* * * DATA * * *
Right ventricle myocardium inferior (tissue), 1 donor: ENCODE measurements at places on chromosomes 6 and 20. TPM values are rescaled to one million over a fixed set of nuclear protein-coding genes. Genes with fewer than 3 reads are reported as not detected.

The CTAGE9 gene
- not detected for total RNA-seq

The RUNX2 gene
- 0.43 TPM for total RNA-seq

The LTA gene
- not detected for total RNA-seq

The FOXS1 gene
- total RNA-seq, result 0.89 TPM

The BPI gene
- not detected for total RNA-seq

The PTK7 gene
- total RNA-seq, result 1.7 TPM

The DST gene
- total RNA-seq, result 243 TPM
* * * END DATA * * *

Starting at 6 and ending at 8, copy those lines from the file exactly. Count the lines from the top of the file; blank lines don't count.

The LTA gene
- not detected for total RNA-seq

The FOXS1 gene